MIAMI – Republican Rep. Ileana Ros-Lehtinen was outraged Thursday evening when she learned President Donald Trump reportedly questioned why the U.S. should permit more immigrants from "shithole countries" after senators discussed revamping rules affecting entrants from Haiti and Africa.
Trump reportedly made the remark in the Oval Office as two lawmakers described details to him of a bipartisan compromise among six senators that would extend protections against deportation for hundreds of thousands of young immigrants and strengthen border protections.
"The president calling Haiti a 'shithole' country ignores the contributions thousands of Haitians have made to our South Florida community and nation," Ros-Lehtinen tweeted. "Language like that shouldn't be heard in locker rooms and it shouldn't be heard in the White House."
Ros-Lehtinen wasn't the only Republican from South Florida to react to the derogatory comment. Rep. Carlos Curbelo also released a statement about the humanitarian temporary protected status that immigration authorities applied to some 400,000 people from to El Salvador, Haiti, Honduras, Nepal, Nicaragua, Somalia, Sudan, South Sudan, Syria and Yemen.
"The men and women who have status under the TPS program are among the most humble and hard-working in our country," Curbelo said. "They improve quality of life in our communities and many Americans depend on them to support family life."
Asked about the remarks, White House spokesman Raj Shah did not deny them.
"Certain Washington politicians choose to fight for foreign countries, but President Trump will always fight for the American people," Shah said.
President Barack Obama's administration granted TPS to some 60,000 Haitians after the devastating 2010 earthquake. It was extended through Jan. 22, according to The U.S. Citizens and Immigration Services.
"Under no circumstances is it acceptable to degrade, denigrate, or dehumanize" Haitians, Curbelo said.
Trump has spoken positively about Haitians in public. During a 2016 campaign event in Miami, he said “the Haitian people deserve better” and told the audience of Haitian-Americans he wanted to “be your greatest champion, and I will be your champion.”
Democrats were also quick to respond. Sen. Bill Nelson said the White House has strayed from American values.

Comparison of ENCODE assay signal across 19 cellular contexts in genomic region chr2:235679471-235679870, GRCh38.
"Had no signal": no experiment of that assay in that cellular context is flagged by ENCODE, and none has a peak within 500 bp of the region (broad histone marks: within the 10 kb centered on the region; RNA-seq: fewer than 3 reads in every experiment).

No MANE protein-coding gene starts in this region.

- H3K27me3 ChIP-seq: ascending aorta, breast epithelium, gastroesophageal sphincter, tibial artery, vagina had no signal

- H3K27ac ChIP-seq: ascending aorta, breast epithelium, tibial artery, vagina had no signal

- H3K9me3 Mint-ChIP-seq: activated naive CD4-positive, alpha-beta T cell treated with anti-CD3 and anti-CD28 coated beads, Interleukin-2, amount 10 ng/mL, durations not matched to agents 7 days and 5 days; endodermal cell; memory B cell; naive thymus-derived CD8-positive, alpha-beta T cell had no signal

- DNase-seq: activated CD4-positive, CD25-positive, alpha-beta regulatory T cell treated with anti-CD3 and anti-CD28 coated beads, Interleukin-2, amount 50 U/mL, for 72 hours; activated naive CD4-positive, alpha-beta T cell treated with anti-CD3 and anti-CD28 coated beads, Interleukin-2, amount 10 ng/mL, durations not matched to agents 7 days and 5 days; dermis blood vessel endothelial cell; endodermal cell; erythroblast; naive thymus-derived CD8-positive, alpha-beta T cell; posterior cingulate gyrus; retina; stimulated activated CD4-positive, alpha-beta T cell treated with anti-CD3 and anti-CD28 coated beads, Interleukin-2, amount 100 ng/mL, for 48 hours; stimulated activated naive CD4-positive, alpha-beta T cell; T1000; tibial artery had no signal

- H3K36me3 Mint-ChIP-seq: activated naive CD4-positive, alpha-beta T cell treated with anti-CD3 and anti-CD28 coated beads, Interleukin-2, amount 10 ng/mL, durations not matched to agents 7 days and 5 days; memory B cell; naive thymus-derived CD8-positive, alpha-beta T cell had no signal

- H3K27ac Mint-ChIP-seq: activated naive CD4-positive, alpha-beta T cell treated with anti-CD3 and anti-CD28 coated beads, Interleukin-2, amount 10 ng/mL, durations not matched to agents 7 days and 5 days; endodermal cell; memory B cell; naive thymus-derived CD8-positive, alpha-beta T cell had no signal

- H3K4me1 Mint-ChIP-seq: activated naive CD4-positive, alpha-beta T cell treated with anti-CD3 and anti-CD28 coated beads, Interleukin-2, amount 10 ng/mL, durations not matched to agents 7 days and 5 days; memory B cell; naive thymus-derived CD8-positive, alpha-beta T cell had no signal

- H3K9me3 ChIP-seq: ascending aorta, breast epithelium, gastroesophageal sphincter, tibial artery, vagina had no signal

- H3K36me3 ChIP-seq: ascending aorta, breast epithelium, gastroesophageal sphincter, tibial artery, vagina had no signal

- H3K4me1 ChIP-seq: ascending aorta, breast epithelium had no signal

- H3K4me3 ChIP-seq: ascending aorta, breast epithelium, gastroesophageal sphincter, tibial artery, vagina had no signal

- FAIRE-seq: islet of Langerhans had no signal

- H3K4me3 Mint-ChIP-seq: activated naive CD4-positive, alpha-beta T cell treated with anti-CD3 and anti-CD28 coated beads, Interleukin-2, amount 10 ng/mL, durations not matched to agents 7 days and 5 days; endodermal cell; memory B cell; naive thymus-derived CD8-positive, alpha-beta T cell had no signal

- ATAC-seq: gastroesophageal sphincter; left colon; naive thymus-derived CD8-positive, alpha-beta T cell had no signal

"The President should represent all of the people, not just some selected favorites, and should treat others with respect and dignity," Nelson said.
Rep. Frederica Wilson, who accused Trump of callously handling a phone call with U.S. Army Sgt. La David Johnson's widow, said she was disappointed to learn that Trump prefers immigrants from countries like Norway, but she wasn't surprised.
"His comments are yet another sign that people of color cannot count on this administration to create an agenda that treats all Americans fairly, regardless of their race, creed or color," Wilson said in a statement.
Rep. Debbie Wasserman-Schultz said Trump's remark was racist, discriminatory, outrageous, horrendous and unacceptable.
"No American can be proud of a President who speaks this way," the Democratic lawmaker said in a statement. "Trump’s Republican colleagues must denounce his comments and stand up against bigotry and intolerance or be guilty of sanctioning them."
Rep. Lois Frankel, who is a leader of the Democratic Women's Working Group in the House, said Trump's remarks were bigoted, disgraceful and embarrassing.
"He should apologize immediately and work with Republicans and Democrats to fix the impending DACA crisis that threatens the lives of thousands of innocent dreamers that call America home."
Rep. Alcee Hastings said Trump's comment was offensive and demonstrated his lack of compassion.
"His ignorant, misguided view of the world was on full display tonight," Hastings said.
Sen. Daphne Campbell, a Haitian-born Democrat, was demanding that Gov. Rick Scott release a statement.
"Scott owes every immigrant, and every refugee in this state an obligation to condemn President Trump’s loathsome remarks," Campbell said.
Minutes later, Scott released a statement saying he doesn't agree with Trump's sentiment.
"I work every day to make this the most welcoming state for everyone – Haitians, Cubans, Venezuelans, and others from all around the world that call Florida home," Scott said. "I’m incredibly proud of our diversity."
The Associated Press' Alan Fram and Andrew Taylor contributed to this report.